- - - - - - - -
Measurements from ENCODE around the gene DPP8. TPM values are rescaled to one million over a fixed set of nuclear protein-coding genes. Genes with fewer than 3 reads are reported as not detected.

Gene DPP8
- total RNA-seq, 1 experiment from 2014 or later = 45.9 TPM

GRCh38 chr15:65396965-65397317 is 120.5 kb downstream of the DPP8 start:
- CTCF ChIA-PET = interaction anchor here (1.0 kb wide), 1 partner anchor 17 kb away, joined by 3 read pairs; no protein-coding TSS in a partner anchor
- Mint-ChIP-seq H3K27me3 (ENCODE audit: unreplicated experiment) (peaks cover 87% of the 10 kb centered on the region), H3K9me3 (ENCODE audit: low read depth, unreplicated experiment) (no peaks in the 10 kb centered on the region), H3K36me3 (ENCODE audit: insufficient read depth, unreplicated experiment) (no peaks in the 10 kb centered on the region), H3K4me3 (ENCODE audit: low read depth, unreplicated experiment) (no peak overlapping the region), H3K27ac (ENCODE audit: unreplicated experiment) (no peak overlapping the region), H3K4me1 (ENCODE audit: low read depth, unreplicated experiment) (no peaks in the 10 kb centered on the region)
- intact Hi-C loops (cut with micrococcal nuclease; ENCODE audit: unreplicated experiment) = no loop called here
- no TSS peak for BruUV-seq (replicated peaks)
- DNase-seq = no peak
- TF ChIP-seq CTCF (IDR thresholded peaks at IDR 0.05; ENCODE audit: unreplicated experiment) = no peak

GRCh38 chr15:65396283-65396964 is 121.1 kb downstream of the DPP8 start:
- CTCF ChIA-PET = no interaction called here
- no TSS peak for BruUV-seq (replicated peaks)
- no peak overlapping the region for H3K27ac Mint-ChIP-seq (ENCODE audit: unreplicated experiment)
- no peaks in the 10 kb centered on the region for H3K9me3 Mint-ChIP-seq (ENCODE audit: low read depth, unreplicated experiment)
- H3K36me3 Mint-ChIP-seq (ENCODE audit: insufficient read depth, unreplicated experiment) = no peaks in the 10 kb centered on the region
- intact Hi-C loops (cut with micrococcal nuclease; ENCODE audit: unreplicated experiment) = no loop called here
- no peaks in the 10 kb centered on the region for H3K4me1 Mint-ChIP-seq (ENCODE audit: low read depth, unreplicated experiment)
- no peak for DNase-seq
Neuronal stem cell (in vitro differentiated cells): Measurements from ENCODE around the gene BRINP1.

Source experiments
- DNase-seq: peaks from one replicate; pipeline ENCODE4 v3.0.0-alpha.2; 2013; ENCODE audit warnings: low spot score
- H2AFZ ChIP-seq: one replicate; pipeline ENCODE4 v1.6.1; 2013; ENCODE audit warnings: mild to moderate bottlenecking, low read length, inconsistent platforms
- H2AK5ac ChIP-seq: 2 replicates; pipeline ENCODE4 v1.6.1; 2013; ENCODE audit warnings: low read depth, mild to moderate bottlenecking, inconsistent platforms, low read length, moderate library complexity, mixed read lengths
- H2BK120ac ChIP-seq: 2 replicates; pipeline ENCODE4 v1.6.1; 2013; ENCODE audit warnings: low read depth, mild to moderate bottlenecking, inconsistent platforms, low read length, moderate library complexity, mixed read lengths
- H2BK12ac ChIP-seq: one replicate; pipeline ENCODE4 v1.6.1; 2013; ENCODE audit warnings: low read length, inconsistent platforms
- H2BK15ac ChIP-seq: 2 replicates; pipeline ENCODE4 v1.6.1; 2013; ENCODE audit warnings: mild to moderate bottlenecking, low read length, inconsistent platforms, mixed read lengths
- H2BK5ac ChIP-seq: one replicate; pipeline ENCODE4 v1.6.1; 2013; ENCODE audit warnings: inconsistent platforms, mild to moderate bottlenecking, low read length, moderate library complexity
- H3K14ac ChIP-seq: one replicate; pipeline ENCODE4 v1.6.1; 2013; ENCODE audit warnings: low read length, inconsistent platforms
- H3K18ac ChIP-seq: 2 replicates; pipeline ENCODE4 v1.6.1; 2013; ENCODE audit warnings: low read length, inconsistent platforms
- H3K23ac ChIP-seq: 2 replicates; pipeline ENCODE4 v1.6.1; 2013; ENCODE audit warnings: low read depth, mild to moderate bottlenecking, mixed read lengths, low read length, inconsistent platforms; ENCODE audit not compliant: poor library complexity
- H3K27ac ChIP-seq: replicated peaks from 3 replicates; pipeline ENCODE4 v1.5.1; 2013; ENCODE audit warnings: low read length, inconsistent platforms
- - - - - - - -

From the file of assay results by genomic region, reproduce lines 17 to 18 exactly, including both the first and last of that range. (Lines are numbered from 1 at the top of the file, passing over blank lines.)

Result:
- intact Hi-C loops (cut with micrococcal nuclease; ENCODE audit: unreplicated experiment) = no loop called here
- no peaks in the 10 kb centered on the region for H3K4me1 Mint-ChIP-seq (ENCODE audit: low read depth, unreplicated experiment)